Friday, July 25, 2008

Worth Pondering

From the cover story of Newsweek for May 12, 2008, by Fareed Zakaria:

Look around. The world’s tallest building is in Taipei, and will soon be in Dubai. The largest publicly traded company is in Beijing. Its biggest refinery is being constructed in India. Its largest passenger airplane is built in Europe. The largest investment fund on the planet is in Abu Dhabi; the biggest movie industry is in Bollywood [Bombay, India], not Hollywood. Once quintessentially American icons have been usurped by the natives. The largest Ferris wheel is in Singapore. The largest casino is in Macao, which overtook Las Vegas in gambling revenues last year. America no longer dominates even its favorite sport, shopping. The Mall of America in Minnesota once boasted that it was the largest shopping mall in the world. Today it wouldn’t make the top ten. In the most recent rankings, only two of the world’s ten richest people are American. These lists are arbitrary and a bit silly, but consider that only ten years ago, the United States would have serenely topped almost every one of these categories.

…While we argue why they hate us, “they” have moved on, and are now far more interested in other, more dynamic parts of the globe. The world has shifted from anti-Americanism to post-Americanism.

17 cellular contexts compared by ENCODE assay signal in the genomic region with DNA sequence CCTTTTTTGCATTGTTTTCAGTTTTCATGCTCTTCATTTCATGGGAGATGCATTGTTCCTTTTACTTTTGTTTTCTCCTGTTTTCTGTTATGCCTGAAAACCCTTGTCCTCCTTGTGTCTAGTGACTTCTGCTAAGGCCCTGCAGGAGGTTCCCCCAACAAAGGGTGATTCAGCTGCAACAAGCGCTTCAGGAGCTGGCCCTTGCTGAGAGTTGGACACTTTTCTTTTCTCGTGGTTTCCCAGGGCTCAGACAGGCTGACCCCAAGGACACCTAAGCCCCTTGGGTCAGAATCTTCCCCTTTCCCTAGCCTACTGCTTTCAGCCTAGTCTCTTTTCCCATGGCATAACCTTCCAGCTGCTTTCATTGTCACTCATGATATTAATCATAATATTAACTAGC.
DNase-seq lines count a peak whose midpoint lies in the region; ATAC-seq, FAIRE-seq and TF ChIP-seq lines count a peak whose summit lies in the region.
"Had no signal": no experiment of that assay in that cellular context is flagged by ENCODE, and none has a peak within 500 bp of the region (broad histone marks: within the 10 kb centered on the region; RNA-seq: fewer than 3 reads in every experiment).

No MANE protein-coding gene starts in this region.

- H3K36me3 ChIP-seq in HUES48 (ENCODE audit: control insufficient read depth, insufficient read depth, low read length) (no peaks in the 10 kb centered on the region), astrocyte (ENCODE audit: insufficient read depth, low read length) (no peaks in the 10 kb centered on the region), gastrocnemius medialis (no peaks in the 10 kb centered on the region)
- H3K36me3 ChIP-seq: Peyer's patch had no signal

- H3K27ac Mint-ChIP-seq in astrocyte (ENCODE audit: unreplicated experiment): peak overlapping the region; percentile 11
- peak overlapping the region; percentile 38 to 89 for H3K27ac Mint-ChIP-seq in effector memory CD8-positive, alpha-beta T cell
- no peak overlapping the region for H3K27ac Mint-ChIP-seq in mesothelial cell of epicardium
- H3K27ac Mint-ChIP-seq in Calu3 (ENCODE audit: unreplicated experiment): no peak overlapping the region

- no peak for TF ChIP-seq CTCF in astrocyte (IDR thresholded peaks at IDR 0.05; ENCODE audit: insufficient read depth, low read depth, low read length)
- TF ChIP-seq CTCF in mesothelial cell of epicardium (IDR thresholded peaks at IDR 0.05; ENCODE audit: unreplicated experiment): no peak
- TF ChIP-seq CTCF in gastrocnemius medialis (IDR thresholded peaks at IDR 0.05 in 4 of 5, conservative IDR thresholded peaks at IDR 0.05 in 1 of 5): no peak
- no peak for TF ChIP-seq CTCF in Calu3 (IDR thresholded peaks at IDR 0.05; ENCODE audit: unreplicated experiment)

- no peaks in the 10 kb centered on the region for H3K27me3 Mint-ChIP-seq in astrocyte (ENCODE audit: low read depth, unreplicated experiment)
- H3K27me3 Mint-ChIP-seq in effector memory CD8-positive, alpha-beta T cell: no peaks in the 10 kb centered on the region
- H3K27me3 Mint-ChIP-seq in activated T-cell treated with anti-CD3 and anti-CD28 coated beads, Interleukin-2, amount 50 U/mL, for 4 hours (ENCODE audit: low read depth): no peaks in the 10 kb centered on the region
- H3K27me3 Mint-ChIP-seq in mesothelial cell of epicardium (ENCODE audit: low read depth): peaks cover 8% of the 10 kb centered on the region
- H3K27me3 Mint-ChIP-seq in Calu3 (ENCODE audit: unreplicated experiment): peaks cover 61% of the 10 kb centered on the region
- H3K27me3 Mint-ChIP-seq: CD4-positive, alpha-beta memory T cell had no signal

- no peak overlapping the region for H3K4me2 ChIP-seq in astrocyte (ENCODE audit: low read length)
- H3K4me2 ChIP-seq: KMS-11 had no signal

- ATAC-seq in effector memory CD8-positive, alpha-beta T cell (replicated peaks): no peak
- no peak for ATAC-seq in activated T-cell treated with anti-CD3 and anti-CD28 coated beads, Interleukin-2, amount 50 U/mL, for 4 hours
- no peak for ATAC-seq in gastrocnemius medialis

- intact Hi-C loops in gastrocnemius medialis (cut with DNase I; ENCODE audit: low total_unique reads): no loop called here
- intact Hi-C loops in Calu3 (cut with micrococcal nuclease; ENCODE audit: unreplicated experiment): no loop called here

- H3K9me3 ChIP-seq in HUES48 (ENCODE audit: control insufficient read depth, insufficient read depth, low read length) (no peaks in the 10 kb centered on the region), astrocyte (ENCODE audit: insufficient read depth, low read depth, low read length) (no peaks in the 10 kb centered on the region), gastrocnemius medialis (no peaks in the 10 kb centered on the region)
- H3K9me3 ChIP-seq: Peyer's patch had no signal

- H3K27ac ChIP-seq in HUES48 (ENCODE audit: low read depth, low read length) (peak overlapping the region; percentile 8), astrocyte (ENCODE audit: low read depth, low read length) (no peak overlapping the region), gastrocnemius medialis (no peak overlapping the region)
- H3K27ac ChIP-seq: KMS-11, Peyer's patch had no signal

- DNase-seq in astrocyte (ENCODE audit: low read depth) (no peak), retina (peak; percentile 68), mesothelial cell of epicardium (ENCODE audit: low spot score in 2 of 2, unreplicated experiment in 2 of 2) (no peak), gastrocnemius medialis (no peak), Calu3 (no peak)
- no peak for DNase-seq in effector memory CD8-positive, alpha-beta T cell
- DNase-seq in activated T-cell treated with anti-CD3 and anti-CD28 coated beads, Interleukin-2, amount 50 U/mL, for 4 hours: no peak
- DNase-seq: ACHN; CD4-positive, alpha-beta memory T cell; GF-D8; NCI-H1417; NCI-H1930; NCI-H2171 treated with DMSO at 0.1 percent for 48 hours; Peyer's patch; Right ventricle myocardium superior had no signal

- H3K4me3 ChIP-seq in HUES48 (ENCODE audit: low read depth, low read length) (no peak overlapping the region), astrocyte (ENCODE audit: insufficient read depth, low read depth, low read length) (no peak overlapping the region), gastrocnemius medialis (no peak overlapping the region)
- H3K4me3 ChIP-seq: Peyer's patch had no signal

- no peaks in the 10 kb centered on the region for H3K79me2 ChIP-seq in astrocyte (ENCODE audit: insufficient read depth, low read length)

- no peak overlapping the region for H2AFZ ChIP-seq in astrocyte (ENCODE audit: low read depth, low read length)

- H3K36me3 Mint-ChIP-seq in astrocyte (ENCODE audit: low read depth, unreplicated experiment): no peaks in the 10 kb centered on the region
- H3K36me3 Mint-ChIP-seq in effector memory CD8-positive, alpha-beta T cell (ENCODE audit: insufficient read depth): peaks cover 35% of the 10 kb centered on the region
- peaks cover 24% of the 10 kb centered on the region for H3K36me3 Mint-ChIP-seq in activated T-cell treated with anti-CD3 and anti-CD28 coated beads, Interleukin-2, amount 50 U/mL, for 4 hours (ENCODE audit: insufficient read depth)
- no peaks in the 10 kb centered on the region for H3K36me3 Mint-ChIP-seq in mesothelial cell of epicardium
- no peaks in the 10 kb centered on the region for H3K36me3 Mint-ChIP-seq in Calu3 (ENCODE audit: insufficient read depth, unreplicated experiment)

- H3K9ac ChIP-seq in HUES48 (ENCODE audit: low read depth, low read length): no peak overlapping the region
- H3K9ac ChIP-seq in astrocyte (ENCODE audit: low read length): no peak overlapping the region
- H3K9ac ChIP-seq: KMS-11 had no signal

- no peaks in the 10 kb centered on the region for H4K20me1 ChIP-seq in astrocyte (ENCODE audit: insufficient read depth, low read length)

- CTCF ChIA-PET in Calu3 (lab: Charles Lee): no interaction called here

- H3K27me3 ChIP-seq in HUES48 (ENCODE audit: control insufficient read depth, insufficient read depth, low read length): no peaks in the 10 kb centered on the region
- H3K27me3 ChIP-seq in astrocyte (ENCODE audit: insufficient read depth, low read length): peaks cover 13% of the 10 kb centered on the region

3 comments:

Tony-Allen said...

There was a very good article on a Muslim American site. Unfortunately I forget which one it is, though no doubt with enough research I could find it. It was written by a woman who had actually survived the revolt against Saddam Hussein after the first Gulf War, then escaped to America. In the article she talked about hypocrisy in some anti-Americanism. Basically, someone has the attitude of, "America is a terrible country...now how do I get there?"

It's a bit like that old saying, "America, love it or leave it," but with some it is, "America, hate it and move there to get all the benefits of being a citizen." The woman's point was while she didn't always agree with American policy, people flocked there for a reason, and they would have to sooner or later realize it.

Rosko said...

I actually have a coworker who constantly talks about his hatred for our government and its policies, dreams about his annual visits to Europe and "how much better it is over there" but when faced with the question "why don't you move there?" says "because if I did, I'd only ever be a second-class citizen". "Love it or leave it" is right.

I guess that was an extremely long run-on.

Anastasia Theodoridis said...

One of the most beautiful things about this country is that you can be a severe critic of any given administration, and/or a severe critic of this pagan culture - and you don't have to leave! You can stay and try to make her better.

To be a good, loyal, patriotic American surely means to cherish the political ideals upon which this country was founded -- without necessarily having to go along with the government when it violates those ideals.

And it often does.